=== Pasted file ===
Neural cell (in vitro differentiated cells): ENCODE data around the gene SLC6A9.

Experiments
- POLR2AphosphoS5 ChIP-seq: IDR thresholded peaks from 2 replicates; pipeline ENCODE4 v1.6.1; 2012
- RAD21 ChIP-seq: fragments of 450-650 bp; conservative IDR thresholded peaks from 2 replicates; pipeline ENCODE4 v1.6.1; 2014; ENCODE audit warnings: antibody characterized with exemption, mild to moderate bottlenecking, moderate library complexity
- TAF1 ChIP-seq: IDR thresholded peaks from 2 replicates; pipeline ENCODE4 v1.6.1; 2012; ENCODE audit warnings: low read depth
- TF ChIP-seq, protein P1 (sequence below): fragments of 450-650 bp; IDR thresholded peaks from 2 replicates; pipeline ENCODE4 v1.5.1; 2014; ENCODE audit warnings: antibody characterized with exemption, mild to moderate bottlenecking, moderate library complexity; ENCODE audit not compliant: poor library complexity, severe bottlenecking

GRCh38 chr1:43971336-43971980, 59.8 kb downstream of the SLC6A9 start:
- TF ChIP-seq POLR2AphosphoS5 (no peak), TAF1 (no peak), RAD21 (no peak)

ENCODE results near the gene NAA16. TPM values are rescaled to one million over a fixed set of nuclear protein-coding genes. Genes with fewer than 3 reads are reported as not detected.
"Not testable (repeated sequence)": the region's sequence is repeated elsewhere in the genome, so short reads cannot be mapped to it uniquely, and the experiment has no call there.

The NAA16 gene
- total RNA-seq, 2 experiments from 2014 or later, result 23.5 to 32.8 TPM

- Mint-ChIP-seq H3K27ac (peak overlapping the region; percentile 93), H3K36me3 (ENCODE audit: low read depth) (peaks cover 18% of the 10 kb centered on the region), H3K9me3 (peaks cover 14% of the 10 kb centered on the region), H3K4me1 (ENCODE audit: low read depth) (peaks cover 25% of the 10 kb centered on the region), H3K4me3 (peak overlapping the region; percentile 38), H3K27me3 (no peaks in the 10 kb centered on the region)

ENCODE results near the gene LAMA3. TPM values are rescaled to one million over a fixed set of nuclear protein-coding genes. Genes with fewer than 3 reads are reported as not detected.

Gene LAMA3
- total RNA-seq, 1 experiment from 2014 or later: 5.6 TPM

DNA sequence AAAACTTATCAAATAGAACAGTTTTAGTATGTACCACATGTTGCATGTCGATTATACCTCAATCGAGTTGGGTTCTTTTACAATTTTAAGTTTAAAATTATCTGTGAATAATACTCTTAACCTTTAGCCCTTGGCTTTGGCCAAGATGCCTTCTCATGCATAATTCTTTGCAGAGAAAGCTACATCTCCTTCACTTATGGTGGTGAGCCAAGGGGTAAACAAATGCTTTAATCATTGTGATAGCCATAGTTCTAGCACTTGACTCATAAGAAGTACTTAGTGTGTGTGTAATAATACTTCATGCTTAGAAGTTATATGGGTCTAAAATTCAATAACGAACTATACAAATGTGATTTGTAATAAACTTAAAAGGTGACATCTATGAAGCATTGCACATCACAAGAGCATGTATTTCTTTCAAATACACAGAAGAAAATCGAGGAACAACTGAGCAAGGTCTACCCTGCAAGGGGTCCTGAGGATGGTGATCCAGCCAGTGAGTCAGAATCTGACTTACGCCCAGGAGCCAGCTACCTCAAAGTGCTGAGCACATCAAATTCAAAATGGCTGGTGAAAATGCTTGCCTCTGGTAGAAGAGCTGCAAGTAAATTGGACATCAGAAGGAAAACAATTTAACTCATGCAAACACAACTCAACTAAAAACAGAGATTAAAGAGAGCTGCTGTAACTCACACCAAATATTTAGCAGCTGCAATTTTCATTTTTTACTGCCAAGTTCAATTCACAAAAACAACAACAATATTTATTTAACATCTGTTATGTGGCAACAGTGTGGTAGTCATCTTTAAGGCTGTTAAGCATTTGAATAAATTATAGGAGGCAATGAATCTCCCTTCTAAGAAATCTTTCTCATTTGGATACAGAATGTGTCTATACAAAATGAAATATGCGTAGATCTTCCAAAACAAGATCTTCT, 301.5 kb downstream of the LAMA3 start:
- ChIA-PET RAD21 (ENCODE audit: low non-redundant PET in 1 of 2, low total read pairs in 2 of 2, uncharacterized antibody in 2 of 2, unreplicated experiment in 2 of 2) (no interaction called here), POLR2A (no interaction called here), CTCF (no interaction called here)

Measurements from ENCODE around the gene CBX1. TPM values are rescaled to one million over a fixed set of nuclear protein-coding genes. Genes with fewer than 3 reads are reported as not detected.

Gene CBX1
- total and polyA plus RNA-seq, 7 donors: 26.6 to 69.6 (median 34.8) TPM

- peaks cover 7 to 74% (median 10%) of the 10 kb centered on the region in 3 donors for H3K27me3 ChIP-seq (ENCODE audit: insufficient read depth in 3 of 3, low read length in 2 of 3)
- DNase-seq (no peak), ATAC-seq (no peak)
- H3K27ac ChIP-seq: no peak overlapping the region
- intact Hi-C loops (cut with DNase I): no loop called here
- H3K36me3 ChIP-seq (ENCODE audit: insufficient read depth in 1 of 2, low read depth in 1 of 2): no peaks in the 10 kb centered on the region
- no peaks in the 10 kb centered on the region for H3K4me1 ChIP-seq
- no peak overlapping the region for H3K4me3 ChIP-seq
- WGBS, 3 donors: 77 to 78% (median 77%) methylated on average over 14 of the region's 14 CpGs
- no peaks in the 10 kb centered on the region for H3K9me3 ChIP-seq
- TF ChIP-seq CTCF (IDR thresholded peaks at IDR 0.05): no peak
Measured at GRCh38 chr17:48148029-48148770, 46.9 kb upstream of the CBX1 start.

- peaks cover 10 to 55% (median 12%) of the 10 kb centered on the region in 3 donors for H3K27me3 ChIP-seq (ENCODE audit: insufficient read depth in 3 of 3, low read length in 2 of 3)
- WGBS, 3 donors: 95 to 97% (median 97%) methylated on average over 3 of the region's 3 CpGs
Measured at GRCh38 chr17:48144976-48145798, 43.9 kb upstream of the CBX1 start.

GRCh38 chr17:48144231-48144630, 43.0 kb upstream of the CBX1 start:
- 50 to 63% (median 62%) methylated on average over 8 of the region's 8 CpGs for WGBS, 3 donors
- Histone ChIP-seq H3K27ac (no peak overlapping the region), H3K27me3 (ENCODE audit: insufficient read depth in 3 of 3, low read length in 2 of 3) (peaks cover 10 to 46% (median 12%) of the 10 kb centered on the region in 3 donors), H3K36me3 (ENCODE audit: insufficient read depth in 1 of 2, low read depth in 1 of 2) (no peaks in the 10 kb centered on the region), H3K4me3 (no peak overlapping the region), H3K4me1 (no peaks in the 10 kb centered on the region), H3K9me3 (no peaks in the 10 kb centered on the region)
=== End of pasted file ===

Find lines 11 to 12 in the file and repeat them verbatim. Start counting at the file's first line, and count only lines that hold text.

The NAA16 gene
- total RNA-seq, 2 experiments from 2014 or later, result 23.5 to 32.8 TPM